Tuesday, 25 November 2008

My Correct Opinion Is Worthless

I recently added Juice Storm to my list of blogs to follow, and a recent post was titled "3 Simple Rules of Winning Traders". The number 2 rule was this:

Rule 2 - Let Price Confirm Your Thesis

To politely paraphrase a very crude Wall Street saying, opinions are like faces - everyone has one. Developing an opinion, even one that is ultimately correct, is utterly worthless if the market happens to disagree with your assessment. The history of trading is littered with brilliant analysts who were absolutely correct on their calls and yet were bankrupted by the vagaries of price action before they were ever proven right. Your opinion may be dead on, but as traders it is price movement, not opinion that we are trading. Until and unless price corroborates your opinion you have no entry signal for your trade.

Now it seems to me that this rule was taken from a stock-trading manual for momentum traders. For sports betting, is it really true that "even if your opinion is correct, that it is utterly worthless if the market happens to disagree with your assessment"? I don't think so. Maybe for momentum traders, but for value traders like myself...?

When I watch games, I am constantly forming opinions, and acting on them if the price looks value, i.e. if I think the price will move in my favour at some point. If my opinion is correct, then the result will confirm this, and usually within a couple of hours. It's not like the stock exchange where the game never ends (well, maybe in takeovers or bankruptcies, but you know what I mean).

In my ideal world, every trade would immediately move in my favour, and keep moving in my favour until the end of the game, but I live in the real world, and more often than I would like, the price moves away from me which means I am faced with the decision to trade out for a loss, or hold my position and wait for the price to come back.

I guess if I was a pure momentum trader, then I would immediately take the loss, and wait for another opportunity, but since my style is to watch the game, form opinions (often flip-flopping many times during a game) the whole idea is for me to find value by disagreeing with the market.

If the market moves against me, and my opinion is still that my selection is value, then I will add to my position, or at least hold. I only take large positions in markets that I have watched for three or four years, and I no longer panic if the market takes a different view to mine.

Of course, sometimes I do go on to change my opinion, and take a loss, but more often than not (or I wouldn't still be doing this), my opinion is vindicated, and I can update my spreadsheet with another win.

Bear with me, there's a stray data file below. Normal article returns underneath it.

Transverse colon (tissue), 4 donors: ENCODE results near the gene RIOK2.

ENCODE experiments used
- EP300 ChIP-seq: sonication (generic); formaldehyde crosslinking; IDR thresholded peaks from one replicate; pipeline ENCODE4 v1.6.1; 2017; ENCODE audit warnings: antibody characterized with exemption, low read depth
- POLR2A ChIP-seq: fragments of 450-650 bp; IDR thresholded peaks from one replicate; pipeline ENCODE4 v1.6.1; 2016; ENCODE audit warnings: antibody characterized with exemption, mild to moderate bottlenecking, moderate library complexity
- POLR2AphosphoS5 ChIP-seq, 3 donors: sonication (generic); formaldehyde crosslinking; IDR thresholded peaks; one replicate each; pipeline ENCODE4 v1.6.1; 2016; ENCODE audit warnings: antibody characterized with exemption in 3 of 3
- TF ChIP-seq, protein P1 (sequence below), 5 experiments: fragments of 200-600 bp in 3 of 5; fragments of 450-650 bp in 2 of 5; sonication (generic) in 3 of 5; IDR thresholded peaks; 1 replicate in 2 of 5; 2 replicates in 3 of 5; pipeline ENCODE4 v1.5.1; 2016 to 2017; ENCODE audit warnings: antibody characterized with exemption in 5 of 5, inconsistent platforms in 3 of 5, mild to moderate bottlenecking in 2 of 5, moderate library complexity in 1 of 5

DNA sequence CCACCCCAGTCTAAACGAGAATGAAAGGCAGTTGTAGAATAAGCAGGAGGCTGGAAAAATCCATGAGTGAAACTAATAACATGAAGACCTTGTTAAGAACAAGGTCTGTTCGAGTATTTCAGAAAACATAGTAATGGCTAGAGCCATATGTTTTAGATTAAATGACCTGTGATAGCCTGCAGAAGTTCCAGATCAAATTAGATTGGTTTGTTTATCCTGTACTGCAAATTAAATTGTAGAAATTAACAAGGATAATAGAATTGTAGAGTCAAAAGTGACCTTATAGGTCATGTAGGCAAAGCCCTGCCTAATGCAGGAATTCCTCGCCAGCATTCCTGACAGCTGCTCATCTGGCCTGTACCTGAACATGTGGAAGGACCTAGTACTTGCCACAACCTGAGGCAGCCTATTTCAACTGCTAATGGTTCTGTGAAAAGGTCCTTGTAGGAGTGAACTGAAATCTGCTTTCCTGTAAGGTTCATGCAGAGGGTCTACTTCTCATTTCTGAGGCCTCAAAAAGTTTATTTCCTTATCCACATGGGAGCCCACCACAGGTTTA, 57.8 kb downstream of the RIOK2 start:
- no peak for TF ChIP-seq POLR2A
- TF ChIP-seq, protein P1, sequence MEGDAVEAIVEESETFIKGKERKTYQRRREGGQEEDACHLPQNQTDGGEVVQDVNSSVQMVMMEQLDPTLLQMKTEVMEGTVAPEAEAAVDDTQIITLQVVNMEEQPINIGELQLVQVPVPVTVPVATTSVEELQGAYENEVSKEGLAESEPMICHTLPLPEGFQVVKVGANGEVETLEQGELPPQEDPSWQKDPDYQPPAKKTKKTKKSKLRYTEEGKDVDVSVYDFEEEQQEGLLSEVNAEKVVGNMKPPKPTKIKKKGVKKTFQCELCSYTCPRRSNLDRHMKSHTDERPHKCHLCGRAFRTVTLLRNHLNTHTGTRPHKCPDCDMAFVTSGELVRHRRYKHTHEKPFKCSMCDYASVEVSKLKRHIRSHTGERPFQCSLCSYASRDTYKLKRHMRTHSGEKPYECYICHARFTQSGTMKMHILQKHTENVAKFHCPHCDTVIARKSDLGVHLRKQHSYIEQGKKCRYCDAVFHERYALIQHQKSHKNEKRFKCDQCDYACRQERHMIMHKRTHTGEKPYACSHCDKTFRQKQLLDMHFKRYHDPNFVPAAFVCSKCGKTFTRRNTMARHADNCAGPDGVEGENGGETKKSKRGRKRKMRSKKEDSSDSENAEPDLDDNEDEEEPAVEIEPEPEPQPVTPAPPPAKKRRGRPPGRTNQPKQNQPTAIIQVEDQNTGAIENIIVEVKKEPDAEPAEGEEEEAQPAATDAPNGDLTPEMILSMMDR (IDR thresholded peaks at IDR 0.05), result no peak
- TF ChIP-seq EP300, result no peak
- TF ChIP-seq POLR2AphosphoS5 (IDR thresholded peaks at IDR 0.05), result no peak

Man of Mystery said...

I take your point. But for me I like to see the price of a horse moving towards the price I feel it should be before I’ll enter a trade based on it continuing in that direction. Often I’ll be wrong though.

If I go against the momentum simply because of my opinion of value then I will not be comfortable. No matter how much I value my opinion.

I’m sure you know that many losing punters looking for value use flawed logic betting favourites. Because favourites win about 30% of races these punters think that by backing favourites which are at better percentage odds than 30% they will show a profit. So they back favourites at better odds. All that happens is the winning strike rate of these favourites adjusts downwards so backing these favourites still loses money. But they’ve had great value so it makes it worthwhile?

Another aspect of value and its uncertainty is from bookies who are just guessers IMO, they price up from the tissue and copy the guy in the next pitch. Try to get decent money on and you will be wasting your time. Value is a myth. The “professionals” won’t even stand by it. In case they’re wrong.

However, the most successful betting exchange traders are usually very opinionated and yes, many would trade in the way that you describe. Would they be more successful if they didn’t? We’ll never know. They’ll never change.

Your “… style is to watch the game, form opinions (often flip-flopping many times during a game)” and “…to find value by disagreeing with the market.” Sir, you have a gift. Few share it. And good luck in your search for value. It works for you and so I can’t knock it - for you. But going against any market and basing any trade on your opinion when the market doesn’t share it could be a recipe for disaster.

Graeme Dand said...


I'm so strongly agreeing with you here mate my head is exploding!

MOM, to quote "Value is a myth" is one of the stupidest things I've come across in my time reading blogs.

I don’t expect you to have read much of my blog this year but it has been based mainly on trading horse-racing using my knowledge and not on price movements. I admit this isn’t the standard way to trade but I’ve shown it to be fairly successful considering my bank size.

“Bookies are just guessers” is the sort of quote I would expect from someone who hasn’t placed a bet in their life and not from someone with your experience. If bookies were ‘just guessers’, how would they make a profit in the game? (even allowing for the over-round). By your game theory method, it’s not in the interests to price up a race first since you will be copied by the guy on the next pitch to you. Lots of bookmakers do their own tissue nowadays and are you saying the tissue makers are guessers too?